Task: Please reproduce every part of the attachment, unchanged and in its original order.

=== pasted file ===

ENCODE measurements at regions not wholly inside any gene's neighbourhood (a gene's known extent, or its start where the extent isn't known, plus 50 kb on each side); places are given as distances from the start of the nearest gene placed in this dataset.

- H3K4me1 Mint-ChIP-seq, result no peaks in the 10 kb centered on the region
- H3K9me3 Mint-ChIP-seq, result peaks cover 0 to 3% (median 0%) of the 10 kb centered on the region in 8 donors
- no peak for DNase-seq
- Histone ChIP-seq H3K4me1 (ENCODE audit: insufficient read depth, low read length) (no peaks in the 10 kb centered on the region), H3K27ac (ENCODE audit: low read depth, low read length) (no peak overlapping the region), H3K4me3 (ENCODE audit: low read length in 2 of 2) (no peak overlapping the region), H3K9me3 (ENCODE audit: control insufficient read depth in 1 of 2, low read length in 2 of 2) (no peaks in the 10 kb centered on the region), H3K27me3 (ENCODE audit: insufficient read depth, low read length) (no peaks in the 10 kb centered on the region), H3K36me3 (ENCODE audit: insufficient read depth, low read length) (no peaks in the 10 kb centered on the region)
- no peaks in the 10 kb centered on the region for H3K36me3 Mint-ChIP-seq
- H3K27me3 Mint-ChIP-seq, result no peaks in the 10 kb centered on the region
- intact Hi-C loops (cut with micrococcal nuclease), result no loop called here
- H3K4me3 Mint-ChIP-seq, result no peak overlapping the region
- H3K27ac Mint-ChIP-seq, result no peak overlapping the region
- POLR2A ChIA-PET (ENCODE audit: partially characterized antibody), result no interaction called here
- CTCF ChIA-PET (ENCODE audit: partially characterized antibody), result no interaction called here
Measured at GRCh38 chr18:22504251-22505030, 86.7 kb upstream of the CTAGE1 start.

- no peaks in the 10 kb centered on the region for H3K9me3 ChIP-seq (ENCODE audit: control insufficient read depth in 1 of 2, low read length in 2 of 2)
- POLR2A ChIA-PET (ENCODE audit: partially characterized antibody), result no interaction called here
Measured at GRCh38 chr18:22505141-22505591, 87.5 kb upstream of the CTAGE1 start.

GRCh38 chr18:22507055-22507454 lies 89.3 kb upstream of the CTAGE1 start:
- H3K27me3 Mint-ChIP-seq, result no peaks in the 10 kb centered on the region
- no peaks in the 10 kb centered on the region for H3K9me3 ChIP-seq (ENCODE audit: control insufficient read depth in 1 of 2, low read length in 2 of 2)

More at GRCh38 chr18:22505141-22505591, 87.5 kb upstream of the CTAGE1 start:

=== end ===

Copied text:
ENCODE measurements at regions not wholly inside any gene's neighbourhood (a gene's known extent, or its start where the extent isn't known, plus 50 kb on each side); places are given as distances from the start of the nearest gene placed in this dataset.

- H3K4me1 Mint-ChIP-seq, result no peaks in the 10 kb centered on the region
- H3K9me3 Mint-ChIP-seq, result peaks cover 0 to 3% (median 0%) of the 10 kb centered on the region in 8 donors
- no peak for DNase-seq
- Histone ChIP-seq H3K4me1 (ENCODE audit: insufficient read depth, low read length) (no peaks in the 10 kb centered on the region), H3K27ac (ENCODE audit: low read depth, low read length) (no peak overlapping the region), H3K4me3 (ENCODE audit: low read length in 2 of 2) (no peak overlapping the region), H3K9me3 (ENCODE audit: control insufficient read depth in 1 of 2, low read length in 2 of 2) (no peaks in the 10 kb centered on the region), H3K27me3 (ENCODE audit: insufficient read depth, low read length) (no peaks in the 10 kb centered on the region), H3K36me3 (ENCODE audit: insufficient read depth, low read length) (no peaks in the 10 kb centered on the region)
- no peaks in the 10 kb centered on the region for H3K36me3 Mint-ChIP-seq
- H3K27me3 Mint-ChIP-seq, result no peaks in the 10 kb centered on the region
- intact Hi-C loops (cut with micrococcal nuclease), result no loop called here
- H3K4me3 Mint-ChIP-seq, result no peak overlapping the region
- H3K27ac Mint-ChIP-seq, result no peak overlapping the region
- POLR2A ChIA-PET (ENCODE audit: partially characterized antibody), result no interaction called here
- CTCF ChIA-PET (ENCODE audit: partially characterized antibody), result no interaction called here
Measured at GRCh38 chr18:22504251-22505030, 86.7 kb upstream of the CTAGE1 start.

- no peaks in the 10 kb centered on the region for H3K9me3 ChIP-seq (ENCODE audit: control insufficient read depth in 1 of 2, low read length in 2 of 2)
- POLR2A ChIA-PET (ENCODE audit: partially characterized antibody), result no interaction called here
Measured at GRCh38 chr18:22505141-22505591, 87.5 kb upstream of the CTAGE1 start.

GRCh38 chr18:22507055-22507454 lies 89.3 kb upstream of the CTAGE1 start:
- H3K27me3 Mint-ChIP-seq, result no peaks in the 10 kb centered on the region
- no peaks in the 10 kb centered on the region for H3K9me3 ChIP-seq (ENCODE audit: control insufficient read depth in 1 of 2, low read length in 2 of 2)

More at GRCh38 chr18:22505141-22505591, 87.5 kb upstream of the CTAGE1 start: